Living room furniture

Formaldehyde and Other VOCs in Furniture Explained

That bed frame you so dearly love sometimes comes with a hidden cost: exposure to volatile organic compounds (VOCs). These organic chemicals evaporate at room temperature, releasing potentially harmful gasses that mess with indoor air quality, impacting our health.

VOCs are found in common everyday products, and, unfortunately, in many accessible-priced home furniture. This is one of the things that “green and organic furniture” makers try to rally against—by building furniture from natural solid wood and protecting it with an organic finish instead of tinted lacquer or paint so that your precious pieces are free from VOCs.

But things get a little confusing, especially if you look around online and come across conflicting information that downplays the actual risks associated with the VOCs in mass-produced furniture. In this article, we’ll explore more about the potential harm caused by VOCs so you can make an informed decision when investing in home furniture.  

Is furniture with VOC really dangerous to the human body?

The relationship between furniture VOCs and human health is complex, with both sides of the coin to consider. While some VOCs emitted from furniture can be harmful, especially in high concentrations or with prolonged exposure, the human body can also tolerate certain levels of them.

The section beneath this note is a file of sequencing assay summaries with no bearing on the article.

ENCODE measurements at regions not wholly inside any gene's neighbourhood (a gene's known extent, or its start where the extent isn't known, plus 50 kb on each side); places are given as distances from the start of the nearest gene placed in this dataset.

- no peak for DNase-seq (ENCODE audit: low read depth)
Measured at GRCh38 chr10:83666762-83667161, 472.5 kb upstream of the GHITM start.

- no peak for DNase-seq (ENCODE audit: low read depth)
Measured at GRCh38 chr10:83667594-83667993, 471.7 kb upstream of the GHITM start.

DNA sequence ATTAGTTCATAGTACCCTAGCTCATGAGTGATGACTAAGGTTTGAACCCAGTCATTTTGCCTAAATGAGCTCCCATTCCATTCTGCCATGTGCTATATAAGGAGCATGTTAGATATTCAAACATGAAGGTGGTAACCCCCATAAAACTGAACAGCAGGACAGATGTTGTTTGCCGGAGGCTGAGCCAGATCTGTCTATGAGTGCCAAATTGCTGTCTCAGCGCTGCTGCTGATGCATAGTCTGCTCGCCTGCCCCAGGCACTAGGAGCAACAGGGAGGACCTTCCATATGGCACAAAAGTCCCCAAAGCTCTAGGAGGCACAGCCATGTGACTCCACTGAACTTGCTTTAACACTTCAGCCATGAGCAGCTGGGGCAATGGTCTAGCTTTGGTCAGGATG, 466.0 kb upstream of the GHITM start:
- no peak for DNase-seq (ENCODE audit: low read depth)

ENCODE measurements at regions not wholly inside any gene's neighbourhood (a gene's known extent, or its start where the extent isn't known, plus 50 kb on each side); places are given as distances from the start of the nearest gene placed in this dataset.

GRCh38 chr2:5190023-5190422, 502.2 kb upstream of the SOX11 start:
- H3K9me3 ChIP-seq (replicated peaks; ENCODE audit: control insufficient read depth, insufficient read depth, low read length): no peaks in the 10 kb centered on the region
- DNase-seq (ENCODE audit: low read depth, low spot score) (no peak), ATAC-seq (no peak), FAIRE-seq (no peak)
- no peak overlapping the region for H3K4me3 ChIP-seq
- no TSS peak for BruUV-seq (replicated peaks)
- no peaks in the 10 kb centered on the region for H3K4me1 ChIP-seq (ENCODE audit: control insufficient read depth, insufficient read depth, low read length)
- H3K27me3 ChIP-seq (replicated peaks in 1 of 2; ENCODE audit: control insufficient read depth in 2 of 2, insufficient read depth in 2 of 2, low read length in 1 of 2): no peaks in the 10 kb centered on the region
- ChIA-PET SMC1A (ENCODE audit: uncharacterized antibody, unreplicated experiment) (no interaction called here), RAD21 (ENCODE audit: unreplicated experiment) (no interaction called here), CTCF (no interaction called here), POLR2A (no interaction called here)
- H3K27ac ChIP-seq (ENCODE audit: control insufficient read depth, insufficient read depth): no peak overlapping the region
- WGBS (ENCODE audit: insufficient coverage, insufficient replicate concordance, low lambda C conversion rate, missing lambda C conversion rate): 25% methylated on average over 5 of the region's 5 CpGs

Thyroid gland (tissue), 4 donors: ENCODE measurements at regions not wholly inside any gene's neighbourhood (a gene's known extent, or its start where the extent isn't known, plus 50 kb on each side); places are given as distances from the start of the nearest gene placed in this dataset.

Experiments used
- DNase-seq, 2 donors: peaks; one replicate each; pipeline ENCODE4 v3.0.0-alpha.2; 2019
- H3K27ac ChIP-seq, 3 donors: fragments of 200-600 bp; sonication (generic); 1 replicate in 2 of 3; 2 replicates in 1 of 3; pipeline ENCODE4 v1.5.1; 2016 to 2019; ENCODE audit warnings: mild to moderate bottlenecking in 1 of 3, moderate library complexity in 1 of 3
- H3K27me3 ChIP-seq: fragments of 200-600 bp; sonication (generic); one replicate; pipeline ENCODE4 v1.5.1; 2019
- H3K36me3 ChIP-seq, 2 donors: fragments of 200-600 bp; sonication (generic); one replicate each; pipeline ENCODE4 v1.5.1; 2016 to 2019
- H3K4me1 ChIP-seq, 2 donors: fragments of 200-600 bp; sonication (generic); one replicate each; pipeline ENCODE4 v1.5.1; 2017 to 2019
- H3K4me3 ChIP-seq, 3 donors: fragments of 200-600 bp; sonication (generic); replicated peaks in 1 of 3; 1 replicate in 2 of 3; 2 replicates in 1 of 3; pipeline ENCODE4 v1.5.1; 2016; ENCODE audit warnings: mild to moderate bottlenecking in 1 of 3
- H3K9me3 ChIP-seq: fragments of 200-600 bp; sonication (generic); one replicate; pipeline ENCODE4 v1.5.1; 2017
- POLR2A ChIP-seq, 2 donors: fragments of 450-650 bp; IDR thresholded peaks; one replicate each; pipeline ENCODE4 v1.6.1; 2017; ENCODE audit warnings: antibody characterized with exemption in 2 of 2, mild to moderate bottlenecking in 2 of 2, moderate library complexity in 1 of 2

The potential dangers of VOCs:

  • Short-term effects: Exposure to high levels of certain VOCs, like formaldehyde, benzene, and toluene, can cause immediate irritation to the eyes, nose, and throat, along with headaches, dizziness, and nausea.
  • Long-term effects: Chronic exposure to VOCs has been linked to more serious health problems, including respiratory issues, cancer, and damage to the liver and kidneys.

The human body's tolerance:

  • Concentration matters: The level of VOCs emitted from furniture and the amount of time spent around it plays a crucial role in determining the potential health risks. Lower concentrations and shorter durations may not pose significant harm.
  • Individual sensitivity: People vary in their sensitivity to VOCs. Some may experience more serious effects at lower exposure levels than others.


So, is furniture with VOCs really dangerous?

It depends on several factors, including the specific VOCs present, their concentration levels, the duration of exposure, and individual sensitivity. While the potential for harm exists, especially with higher exposure to certain VOCs, it's important to remember that:

  • Modern regulations: Many countries have implemented regulations to limit VOC emissions from furniture. Choosing furniture that complies with these regulations can significantly reduce the risk.
  • Low-VOC and VOC-free options: More manufacturers are offering furniture made with low-VOC or VOC-free materials, providing safer alternatives.
  • Ventilation and time: Proper ventilation and allowing new furniture to off-gas for a while can help reduce VOC concentrations in your home.


Common VOCs found in furniture